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Kanpai: Sake to us all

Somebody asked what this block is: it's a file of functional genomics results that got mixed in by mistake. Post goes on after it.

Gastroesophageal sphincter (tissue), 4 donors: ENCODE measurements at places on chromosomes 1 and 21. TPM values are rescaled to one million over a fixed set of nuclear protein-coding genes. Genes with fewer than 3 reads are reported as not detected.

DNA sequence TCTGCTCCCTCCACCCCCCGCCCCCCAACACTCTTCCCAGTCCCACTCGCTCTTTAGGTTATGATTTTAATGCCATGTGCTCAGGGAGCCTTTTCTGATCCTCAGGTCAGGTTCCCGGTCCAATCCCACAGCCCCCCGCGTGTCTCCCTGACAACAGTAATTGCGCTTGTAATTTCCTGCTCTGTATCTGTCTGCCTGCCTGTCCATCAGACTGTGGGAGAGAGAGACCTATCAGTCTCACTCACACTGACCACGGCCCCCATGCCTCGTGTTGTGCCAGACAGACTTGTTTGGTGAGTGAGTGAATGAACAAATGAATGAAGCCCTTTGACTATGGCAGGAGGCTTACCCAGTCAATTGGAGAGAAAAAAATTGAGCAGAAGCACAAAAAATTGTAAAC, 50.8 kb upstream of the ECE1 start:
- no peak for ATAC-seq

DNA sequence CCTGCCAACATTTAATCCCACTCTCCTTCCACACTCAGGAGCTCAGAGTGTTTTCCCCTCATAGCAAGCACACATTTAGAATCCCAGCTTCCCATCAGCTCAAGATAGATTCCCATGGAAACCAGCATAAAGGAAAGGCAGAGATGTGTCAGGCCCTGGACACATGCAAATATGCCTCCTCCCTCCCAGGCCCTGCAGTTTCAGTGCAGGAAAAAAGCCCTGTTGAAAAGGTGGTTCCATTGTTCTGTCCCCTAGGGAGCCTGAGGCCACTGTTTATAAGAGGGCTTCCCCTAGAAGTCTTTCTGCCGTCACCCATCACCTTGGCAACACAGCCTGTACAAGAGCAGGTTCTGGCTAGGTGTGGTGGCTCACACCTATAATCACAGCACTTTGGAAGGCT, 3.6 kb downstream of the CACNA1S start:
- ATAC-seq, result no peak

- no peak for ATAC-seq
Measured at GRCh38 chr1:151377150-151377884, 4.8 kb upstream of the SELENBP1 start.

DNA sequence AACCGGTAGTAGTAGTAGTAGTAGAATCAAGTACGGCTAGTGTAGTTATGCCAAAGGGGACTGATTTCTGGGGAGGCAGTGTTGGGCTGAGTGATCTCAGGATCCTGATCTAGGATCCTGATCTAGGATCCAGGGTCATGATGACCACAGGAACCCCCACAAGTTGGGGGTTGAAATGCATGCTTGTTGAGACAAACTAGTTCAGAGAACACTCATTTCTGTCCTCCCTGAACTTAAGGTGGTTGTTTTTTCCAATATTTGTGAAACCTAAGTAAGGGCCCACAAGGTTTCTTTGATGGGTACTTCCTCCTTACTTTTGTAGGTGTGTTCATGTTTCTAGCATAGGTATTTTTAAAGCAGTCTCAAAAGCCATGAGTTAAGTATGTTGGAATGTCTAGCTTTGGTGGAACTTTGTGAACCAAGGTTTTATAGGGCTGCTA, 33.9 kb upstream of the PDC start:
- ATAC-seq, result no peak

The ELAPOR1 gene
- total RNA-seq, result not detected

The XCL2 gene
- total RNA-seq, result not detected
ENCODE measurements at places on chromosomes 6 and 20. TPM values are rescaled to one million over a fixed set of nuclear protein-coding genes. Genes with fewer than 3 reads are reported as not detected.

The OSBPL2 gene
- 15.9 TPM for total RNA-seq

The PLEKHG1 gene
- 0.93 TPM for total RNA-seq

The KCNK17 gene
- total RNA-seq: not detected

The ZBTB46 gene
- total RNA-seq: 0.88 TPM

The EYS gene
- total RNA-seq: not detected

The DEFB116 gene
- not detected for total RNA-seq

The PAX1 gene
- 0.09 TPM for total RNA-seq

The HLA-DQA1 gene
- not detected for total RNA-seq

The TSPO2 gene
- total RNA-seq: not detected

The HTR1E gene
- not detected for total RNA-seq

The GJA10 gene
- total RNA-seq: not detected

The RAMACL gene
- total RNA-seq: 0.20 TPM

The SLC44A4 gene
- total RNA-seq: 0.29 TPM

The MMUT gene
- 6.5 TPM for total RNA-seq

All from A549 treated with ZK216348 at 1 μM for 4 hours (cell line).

It seems there continues to be a major resurgence in interest and consumption of sake in the U.S. as American palettes become more prepared to invite novel flavors and culinary ideas. Or maybe sake bombs are simply downright fun!Just as we, as a nation, are more willing to try new foods like sushi, we have become more open to trying the accompanying beverages that complement each food-type. Several decades ago, as Mexican fare – often bastardized as Tex-Mex – found itself gaining the hearts of American diners, Margaritas (and subsequently premium tequilas) also found their way down the throats of spicy-mouthed gringos. Now with a booming taste for delicate and fresh Japanese sushi, it is apparent that Americans have acquired a fondness for fine sake, too.What is sake though?Sake is a traditional Japanese alcoholic beverage (though not technically a wine, as commonly referred) made from rice by methods that date back 2,000 years. Polished sake rice grains are fermented with water to create a generally clear, mildly-acidic wine ranging between 13-18 percent alcohol by volume. The alcohol is converted from starches which are concentrated toward the center of a grain of sake rice. Polishing or milling the rice before brewing removes the outer layer, which consists mostly of fats and proteins. Inclusion of these layers may adversely alter fermentation, contributing off-flavors and unwanted components.